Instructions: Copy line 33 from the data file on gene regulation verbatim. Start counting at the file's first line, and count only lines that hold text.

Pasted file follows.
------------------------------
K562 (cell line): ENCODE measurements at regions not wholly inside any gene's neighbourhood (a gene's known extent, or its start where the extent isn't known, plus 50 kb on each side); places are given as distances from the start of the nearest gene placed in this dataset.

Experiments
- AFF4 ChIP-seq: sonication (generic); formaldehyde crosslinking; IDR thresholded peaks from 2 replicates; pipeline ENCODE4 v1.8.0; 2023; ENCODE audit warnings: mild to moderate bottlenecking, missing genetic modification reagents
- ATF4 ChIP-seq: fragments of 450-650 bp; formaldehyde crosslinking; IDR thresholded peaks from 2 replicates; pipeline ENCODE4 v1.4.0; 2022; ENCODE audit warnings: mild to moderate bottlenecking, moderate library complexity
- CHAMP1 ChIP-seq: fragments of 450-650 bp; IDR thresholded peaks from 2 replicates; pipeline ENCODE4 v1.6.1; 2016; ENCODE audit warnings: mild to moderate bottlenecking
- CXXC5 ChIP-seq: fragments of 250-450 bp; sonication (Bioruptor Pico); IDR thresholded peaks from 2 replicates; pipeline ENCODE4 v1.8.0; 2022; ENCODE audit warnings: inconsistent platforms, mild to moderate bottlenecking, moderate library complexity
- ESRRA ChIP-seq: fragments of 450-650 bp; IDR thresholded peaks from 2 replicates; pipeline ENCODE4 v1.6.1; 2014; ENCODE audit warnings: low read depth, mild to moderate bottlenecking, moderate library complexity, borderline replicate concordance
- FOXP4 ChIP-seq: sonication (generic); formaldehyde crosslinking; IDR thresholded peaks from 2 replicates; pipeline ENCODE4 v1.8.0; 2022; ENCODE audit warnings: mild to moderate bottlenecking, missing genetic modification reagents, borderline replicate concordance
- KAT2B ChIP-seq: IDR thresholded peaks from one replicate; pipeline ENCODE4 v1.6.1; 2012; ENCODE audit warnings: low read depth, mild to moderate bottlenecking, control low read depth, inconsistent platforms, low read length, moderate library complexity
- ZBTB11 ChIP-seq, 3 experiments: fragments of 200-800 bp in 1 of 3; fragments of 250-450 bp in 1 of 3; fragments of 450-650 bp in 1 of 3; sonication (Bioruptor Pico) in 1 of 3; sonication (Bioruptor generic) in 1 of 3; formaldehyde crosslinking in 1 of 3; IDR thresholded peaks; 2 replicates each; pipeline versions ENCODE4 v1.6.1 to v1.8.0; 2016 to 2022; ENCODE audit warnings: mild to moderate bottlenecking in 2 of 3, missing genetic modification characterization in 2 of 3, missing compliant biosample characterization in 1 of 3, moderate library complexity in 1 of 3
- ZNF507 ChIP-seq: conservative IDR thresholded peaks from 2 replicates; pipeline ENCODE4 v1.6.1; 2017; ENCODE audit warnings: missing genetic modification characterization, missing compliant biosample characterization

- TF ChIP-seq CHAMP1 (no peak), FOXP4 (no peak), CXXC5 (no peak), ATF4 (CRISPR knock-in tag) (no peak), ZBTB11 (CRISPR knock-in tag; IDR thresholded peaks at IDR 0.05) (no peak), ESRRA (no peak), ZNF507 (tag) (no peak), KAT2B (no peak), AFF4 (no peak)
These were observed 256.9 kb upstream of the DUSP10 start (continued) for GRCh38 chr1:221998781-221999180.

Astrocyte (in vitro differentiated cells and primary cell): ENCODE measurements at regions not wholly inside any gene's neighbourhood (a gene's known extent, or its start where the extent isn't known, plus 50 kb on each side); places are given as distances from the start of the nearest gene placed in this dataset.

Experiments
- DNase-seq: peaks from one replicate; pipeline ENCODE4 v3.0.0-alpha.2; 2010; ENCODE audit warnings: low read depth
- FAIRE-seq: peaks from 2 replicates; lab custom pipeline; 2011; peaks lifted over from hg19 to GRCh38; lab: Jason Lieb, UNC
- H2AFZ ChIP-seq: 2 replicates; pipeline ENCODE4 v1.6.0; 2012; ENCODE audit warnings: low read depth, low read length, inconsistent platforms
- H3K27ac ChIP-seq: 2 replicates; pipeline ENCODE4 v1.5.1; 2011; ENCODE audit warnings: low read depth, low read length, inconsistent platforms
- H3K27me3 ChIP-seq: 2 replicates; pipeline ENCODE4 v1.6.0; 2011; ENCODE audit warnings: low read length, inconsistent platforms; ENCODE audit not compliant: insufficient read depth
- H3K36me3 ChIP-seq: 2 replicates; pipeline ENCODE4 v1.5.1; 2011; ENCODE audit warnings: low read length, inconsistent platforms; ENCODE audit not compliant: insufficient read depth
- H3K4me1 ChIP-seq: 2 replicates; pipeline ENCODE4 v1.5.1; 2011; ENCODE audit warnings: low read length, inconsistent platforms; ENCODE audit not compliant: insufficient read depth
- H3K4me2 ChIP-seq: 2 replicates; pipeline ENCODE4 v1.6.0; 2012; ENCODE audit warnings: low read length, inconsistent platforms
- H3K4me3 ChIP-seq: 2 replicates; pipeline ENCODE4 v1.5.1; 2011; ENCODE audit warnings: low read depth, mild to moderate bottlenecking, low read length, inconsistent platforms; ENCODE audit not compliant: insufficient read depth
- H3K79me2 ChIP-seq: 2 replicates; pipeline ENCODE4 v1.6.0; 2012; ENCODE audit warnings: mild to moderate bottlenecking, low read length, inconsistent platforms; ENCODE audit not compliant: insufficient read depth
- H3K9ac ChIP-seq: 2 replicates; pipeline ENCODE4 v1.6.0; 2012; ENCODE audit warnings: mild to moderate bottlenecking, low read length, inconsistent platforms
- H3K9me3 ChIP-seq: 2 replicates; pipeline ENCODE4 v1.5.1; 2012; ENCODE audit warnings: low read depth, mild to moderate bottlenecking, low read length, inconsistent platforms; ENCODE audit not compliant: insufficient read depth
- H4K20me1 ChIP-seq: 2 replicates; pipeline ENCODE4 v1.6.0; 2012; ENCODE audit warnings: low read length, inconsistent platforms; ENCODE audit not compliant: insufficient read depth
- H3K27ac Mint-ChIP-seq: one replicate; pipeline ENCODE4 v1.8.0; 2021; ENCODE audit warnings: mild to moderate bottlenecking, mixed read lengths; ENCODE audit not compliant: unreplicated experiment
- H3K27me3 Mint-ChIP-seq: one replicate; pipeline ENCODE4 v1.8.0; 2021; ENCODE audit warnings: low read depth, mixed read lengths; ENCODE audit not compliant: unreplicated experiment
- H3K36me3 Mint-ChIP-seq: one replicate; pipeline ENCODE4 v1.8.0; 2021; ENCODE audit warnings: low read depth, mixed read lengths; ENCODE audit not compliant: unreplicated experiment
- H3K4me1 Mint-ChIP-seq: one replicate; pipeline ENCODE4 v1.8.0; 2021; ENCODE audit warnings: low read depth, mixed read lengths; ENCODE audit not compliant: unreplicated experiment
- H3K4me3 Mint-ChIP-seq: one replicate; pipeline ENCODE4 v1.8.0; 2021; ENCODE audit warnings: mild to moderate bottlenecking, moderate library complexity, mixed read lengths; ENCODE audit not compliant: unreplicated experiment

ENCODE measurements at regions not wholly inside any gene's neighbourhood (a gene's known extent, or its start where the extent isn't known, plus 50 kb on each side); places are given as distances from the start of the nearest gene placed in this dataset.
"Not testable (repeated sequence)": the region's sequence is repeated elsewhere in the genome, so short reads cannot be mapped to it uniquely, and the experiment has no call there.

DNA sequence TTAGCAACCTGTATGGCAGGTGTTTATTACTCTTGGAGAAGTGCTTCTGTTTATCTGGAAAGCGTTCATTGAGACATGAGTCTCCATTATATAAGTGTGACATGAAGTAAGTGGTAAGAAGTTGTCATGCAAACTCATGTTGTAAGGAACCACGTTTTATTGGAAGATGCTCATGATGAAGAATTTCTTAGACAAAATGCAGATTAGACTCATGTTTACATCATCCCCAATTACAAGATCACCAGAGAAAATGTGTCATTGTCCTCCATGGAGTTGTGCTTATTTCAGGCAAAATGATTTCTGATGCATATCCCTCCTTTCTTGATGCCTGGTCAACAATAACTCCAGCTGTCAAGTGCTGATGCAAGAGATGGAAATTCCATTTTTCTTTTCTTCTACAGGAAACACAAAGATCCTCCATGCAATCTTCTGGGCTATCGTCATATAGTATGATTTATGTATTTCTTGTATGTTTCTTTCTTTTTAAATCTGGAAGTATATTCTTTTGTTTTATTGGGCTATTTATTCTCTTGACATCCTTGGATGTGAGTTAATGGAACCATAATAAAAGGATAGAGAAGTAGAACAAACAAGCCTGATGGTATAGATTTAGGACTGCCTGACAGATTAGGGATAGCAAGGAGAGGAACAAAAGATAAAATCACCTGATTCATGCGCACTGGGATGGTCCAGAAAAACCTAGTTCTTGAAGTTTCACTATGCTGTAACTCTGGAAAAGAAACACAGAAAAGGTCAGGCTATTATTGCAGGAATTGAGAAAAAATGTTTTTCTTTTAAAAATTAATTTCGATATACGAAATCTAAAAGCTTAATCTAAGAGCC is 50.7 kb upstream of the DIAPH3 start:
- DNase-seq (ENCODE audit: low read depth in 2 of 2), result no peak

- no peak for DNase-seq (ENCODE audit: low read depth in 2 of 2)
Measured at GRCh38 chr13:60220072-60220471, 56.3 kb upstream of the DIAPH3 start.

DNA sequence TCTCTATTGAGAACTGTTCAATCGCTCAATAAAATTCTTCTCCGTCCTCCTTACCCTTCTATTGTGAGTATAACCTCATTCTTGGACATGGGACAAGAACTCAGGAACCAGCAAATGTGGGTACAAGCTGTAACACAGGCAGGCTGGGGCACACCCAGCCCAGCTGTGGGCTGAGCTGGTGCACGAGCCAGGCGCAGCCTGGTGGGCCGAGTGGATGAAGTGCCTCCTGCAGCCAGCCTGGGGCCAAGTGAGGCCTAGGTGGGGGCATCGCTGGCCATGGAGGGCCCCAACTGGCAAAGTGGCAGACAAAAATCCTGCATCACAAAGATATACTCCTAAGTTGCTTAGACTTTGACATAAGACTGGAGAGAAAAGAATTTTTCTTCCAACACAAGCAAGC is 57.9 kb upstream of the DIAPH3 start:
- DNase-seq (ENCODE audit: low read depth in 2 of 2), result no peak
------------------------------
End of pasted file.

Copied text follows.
- H3K4me3 Mint-ChIP-seq: one replicate; pipeline ENCODE4 v1.8.0; 2021; ENCODE audit warnings: mild to moderate bottlenecking, moderate library complexity, mixed read lengths; ENCODE audit not compliant: unreplicated experiment